I’m a veteran of the U.S. Army. So it may come as a surprise that the day I read about NFL players kneeling during the national anthem, I could not have been prouder. I was proud because after serving my country for seven years, it felt like someone was finally looking out for me.
As someone who served as a sergeant in Afghanistan, only to take a civilian job helping veterans upon returning home, I fully understand patriotism.
I work hard to embody it every day. That’s precisely why I think it’s so important to stop mischaracterizing Colin Kaepernick’s movement as unpatriotic. Players are not kneeling to protest the national anthem, as they’ve explained time and time again. They are kneeling to say that the ways in which police officers and the criminal justice system treat African-Americans— people like me and my family— constitutes a national crisis.
I’m grateful for the players’ decision to take a knee. Because when many people set eyes on me, the first thing they see isn’t someone who may have missed his sister’s wedding, lost his father, and buried several friends during his tour of duty. They don’t see a former combat medic who’d risked his life for their country or a man whose seven years of honorable service didn’t include a moment to grieve. Instead of a veteran, they see a Black man first and foremost. And in 2014, police saw a potential criminal.
The awakening came only a few years after leaving the Army and returning home to my beloved New York. I’d enrolled in college, one of the major steps for reintegrating back into society after service. My new dream was to work on local policy.
I commuted daily from the Bronx to Manhattan to attend my classes at City College of New York. One night, during the two-block stroll from the subway to my apartment, New York Police Department officers stopped me in my path. I fit the description of someone who’d just committed a crime, they said.
“What was the crime?” I asked. They said they couldn’t tell me. When I asked if the description was for someone who looked like me— someone wearing a shirt and tie— they said I would have to call the station to find out. I was then put against a wall and searched. I felt humiliated and helpless.
It was only when they asked for my ID that they saw my veteran status at the top of it. Finally, the degrading and unwarranted search came to an end. They told me to have a nice day.
A part of me wanted to dismiss what had just happened to me as an isolated incident. But I knew that this practice disproportionally occurred in poorer neighborhoods and overwhelmingly targeted young black men.
A report by the New York Civil Liberties Union showed that innocent New Yorkers were subjected to stop-and-frisk tactics more than 5 million times since 2002, with people of color comprising the vast majority. These racially discriminatory NYPD stops were ruled unconstitutional in 2013, but this year officials revealed that Black New Yorkers were still 8 times more likely than white residents to be arrested for low-level marijuana charges, despite the groups using it as similar rates.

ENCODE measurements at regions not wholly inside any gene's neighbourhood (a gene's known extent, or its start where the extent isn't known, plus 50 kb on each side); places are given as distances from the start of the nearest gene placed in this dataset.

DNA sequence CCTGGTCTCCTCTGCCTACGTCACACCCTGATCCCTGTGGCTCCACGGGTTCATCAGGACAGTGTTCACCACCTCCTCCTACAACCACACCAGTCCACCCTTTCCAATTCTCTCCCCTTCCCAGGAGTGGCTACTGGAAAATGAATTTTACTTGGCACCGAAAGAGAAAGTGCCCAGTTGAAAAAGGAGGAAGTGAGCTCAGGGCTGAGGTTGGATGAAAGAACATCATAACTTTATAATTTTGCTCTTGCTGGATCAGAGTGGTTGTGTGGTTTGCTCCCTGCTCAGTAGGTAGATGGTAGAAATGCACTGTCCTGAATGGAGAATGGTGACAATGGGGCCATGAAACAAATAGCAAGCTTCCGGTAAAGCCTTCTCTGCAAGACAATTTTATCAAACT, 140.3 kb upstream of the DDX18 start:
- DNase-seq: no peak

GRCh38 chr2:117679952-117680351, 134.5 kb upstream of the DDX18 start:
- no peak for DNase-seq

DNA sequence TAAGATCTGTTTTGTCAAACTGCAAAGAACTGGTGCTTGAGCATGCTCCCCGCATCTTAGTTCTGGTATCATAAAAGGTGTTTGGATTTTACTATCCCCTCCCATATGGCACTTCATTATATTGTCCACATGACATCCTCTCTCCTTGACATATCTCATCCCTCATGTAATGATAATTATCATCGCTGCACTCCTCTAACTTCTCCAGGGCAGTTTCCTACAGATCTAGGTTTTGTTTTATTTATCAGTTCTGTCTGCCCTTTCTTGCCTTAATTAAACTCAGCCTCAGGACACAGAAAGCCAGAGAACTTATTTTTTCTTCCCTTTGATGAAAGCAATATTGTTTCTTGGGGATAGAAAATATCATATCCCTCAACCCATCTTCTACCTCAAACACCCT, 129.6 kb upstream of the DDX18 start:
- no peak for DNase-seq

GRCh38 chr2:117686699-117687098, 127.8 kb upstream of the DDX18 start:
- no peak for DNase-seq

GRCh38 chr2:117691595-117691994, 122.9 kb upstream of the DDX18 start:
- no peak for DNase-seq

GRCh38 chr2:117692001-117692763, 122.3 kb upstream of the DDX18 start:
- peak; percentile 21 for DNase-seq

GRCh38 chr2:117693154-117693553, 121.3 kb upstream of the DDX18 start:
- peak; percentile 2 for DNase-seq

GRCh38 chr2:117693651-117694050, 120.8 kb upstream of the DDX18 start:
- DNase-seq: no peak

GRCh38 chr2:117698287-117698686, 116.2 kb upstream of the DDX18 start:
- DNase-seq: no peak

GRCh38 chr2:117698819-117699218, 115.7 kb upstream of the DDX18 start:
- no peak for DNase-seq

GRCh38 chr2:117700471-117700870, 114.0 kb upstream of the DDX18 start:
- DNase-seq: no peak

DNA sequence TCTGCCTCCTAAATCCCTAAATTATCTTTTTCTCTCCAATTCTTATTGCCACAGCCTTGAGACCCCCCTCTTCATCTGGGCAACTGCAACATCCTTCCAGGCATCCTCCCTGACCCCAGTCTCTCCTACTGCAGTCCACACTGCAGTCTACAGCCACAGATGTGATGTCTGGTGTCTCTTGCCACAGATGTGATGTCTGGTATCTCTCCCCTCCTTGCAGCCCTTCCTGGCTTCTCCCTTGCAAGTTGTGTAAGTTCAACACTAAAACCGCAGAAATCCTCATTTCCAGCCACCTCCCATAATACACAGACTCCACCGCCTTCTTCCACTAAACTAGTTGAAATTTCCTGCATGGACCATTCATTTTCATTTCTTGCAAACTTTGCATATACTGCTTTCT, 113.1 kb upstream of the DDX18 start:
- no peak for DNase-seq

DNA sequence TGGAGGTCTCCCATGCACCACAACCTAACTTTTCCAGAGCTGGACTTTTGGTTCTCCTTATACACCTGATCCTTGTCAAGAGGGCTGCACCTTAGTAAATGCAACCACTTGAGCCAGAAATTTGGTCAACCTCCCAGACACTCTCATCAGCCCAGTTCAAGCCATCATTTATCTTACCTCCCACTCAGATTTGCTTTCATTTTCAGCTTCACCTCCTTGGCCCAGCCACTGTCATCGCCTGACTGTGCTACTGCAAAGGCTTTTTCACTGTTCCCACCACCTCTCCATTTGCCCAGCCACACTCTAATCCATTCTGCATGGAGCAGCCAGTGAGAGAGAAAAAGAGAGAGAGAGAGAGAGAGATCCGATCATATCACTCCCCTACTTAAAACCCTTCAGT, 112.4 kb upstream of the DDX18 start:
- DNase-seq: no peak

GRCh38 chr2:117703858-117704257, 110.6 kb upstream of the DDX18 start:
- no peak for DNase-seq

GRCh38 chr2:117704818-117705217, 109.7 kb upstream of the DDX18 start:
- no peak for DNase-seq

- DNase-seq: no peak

Tragically, racially biased policing isn’t contained to my hometown and leads to deadly consequences across America. Last year, a journalistic investigation found that black people were shot more often than white people by police, although black people were less likely to be found with a weapon.
When I left to join the military, it wasn’t for me— it was for my family and loved ones who I would leave behind. I felt like I was doing my part, so they wouldn’t have to live in fear of events like 9/11 happening again. But my service in Afghanistan hasn’t made my family safer from the people sworn to protect us in our own backyards.
So yes, I was proud of players like Colin Kaepernick, Eric Reid and Olivier Vernon because I knew how few people would be willing to risk their careers to shed light on issues that are urgent for people of color but that others often sweep under the rug. I’m proud that when Americans tune in to be entertained, the players in turn make the world more cognizant of the need to change how law enforcement operates.
The players are not disrespecting veterans by kneeling. My local Veterans Affairs hospital in Brooklyn has slowly shut down parts of the facility and forced veterans to seek care elsewhere. This truly is disrespectful and not the promise that this nation made to its service members. Disrespect is the struggle that veteran charities face when trying to raise money. If you feel that forcing America to grapple with its continued systematic oppression of racial minorities is disrespectful, take a deeper look at why it bothers you.
I pray that one day my fellow countrymen will see me for who I am: a veteran and a black man who wants to be treated the same as everyone else — whether I’m in uniform or not. I fought for our nation abroad, and now the players fight for my inclusion at home.
Samuel Innocent is a former Army combat medic who served in Afghanistan and a Pat Tillman Foundation scholar.